As has been widely reported, the so-called bumbling Kiwi Jihadi Mark Taylor has been found in a jail in Northeastern Syria controlled by the Kurdish Syrian Democratic Forces.
In an interview with the ABC’s Adam Harvey, Taylor has said he left the Islamic State after five years because conditions had become intolerable. A major grievance for him, which he strangely shared with the Australian journalist, is that he didn’t have enough money to buy a Yazidi woman as a slave.
Statements like these show that any remorse he has shown is half-baked to say the least. The question New Zealand now faces, like so many other countries whose citizens travelled to join Isis, is what to do with him. The Prime Minister has stated that while the Government will not withdraw Taylor’s citizenship and leave him stateless, it also will not assist him to return by sending representatives to the area or paying for a flight home.
In a rare show of bipartisanship, the leader of the Opposition has similarly said that leaving him overseas to be someone else’s problem is what most New Zealanders want. But is this the right strategic and moral decision? I suggest that to see Taylor punished for his crimes and prevent him putting further innocent people at risk he should be forcibly returned to NZ to face prosecution under the Terrorism Suppression Act and be incarcerated in New Zealand. These are my reasons:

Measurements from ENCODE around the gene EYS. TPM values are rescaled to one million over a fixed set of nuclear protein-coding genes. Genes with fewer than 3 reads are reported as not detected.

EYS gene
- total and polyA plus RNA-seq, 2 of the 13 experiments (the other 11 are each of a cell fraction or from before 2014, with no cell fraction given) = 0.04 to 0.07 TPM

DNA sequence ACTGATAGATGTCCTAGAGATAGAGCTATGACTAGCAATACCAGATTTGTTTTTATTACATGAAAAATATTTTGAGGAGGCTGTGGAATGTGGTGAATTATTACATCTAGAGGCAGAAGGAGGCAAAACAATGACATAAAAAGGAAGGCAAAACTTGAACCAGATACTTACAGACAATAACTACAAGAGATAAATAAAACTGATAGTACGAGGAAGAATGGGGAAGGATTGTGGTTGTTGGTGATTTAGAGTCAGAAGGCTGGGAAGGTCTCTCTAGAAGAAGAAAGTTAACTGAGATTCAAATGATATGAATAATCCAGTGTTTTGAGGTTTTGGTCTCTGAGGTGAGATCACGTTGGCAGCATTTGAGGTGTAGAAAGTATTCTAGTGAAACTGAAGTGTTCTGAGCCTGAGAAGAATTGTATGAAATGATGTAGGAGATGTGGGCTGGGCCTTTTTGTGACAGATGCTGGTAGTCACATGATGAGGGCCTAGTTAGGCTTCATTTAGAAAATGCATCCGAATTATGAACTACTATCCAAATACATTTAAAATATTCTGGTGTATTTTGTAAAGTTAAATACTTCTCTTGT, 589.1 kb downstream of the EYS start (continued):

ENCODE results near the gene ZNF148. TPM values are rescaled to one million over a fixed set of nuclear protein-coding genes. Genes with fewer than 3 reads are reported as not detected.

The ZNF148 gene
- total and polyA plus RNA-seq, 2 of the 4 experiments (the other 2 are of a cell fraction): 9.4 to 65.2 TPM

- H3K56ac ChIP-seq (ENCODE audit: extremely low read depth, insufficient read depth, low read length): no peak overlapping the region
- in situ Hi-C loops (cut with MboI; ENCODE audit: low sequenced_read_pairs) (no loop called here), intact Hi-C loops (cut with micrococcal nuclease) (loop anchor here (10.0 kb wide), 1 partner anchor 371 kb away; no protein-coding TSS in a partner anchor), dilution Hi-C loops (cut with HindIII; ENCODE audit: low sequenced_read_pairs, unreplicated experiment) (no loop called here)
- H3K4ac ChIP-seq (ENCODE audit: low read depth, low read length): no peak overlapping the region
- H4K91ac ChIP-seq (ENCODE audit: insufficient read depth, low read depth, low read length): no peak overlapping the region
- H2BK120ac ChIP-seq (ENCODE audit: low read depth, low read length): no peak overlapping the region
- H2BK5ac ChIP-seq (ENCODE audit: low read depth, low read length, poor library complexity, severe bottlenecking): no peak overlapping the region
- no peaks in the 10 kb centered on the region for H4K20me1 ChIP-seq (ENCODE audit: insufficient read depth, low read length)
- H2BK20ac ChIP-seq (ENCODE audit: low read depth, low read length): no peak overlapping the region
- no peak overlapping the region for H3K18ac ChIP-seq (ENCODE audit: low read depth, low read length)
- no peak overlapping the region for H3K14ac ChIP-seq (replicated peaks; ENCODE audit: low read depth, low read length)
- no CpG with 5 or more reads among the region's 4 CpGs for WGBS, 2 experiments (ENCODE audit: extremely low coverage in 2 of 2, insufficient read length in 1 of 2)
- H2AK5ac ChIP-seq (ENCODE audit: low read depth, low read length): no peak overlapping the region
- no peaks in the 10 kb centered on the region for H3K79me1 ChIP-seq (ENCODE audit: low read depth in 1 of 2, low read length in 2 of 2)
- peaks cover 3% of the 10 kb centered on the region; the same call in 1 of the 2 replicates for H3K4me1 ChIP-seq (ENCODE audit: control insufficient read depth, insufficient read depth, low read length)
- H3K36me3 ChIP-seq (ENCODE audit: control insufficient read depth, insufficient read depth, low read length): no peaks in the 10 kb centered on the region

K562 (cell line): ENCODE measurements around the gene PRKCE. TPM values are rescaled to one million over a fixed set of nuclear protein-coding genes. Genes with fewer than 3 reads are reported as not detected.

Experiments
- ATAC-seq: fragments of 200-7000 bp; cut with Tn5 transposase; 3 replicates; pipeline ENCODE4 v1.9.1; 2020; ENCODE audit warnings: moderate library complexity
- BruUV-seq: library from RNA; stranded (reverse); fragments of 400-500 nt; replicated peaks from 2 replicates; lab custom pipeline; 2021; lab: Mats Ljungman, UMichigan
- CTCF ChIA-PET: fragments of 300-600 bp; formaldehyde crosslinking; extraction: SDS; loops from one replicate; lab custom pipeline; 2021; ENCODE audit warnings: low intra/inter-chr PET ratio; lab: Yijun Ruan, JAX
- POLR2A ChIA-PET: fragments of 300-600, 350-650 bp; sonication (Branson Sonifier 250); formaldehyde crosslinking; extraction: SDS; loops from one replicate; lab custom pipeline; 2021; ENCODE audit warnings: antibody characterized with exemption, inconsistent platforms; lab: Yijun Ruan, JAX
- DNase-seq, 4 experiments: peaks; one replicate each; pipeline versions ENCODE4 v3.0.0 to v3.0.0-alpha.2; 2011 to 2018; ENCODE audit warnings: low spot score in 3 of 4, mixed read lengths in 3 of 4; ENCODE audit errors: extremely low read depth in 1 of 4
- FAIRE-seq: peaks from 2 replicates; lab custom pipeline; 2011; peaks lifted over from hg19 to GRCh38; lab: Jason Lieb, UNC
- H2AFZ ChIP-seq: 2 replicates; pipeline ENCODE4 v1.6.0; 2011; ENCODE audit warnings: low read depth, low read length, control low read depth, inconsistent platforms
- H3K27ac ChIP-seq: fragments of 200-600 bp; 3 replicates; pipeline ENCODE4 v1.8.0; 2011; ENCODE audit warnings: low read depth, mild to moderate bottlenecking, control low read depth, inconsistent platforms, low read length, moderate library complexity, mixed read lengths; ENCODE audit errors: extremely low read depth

First, we have no assurances that he will be punished for his crimes by the Kurdish forces (or anyone else). It is highly likely that he and other non-hardline Isis members will eventually be released, perhaps forced out of Kurdish areas. The Kurds have made it clear that they have done their bit in the fight against Isis and now want states to repatriate their citizens. There are currently tens of thousands of Isis refugees flooding into refugee camps such as Al Hawl in Kurdish areas in NE Syria. It seems highly unlikely that the Kurds will be able to keep all active members of Isis incarcerated. By repatriating him, New Zealand is better placed to put him on trial, keep him jailed, monitor him, and restrict who he interacts with and how.
By bringing him home to see him properly punished we can avoid him posing a further risk to innocent people.
Second, we also have an obligation to prevent his involvement in further violence. Just as the government recognises that we have obligations to stop people travelling overseas to commit terrorism – and cancels their passports to do so – we also have an obligation to prevent (wherever possible) our citizens already overseas from engaging in or supporting further violence. If the Kurdish SDF release him, then he will be free to reconnect with other members of Isis, use social media, and influence people. Isis has risen from the ashes before, once crushed by the Sunni Awakening in Iraq, but then emerging again. It might do so again, particularly if its members are allowed to regather.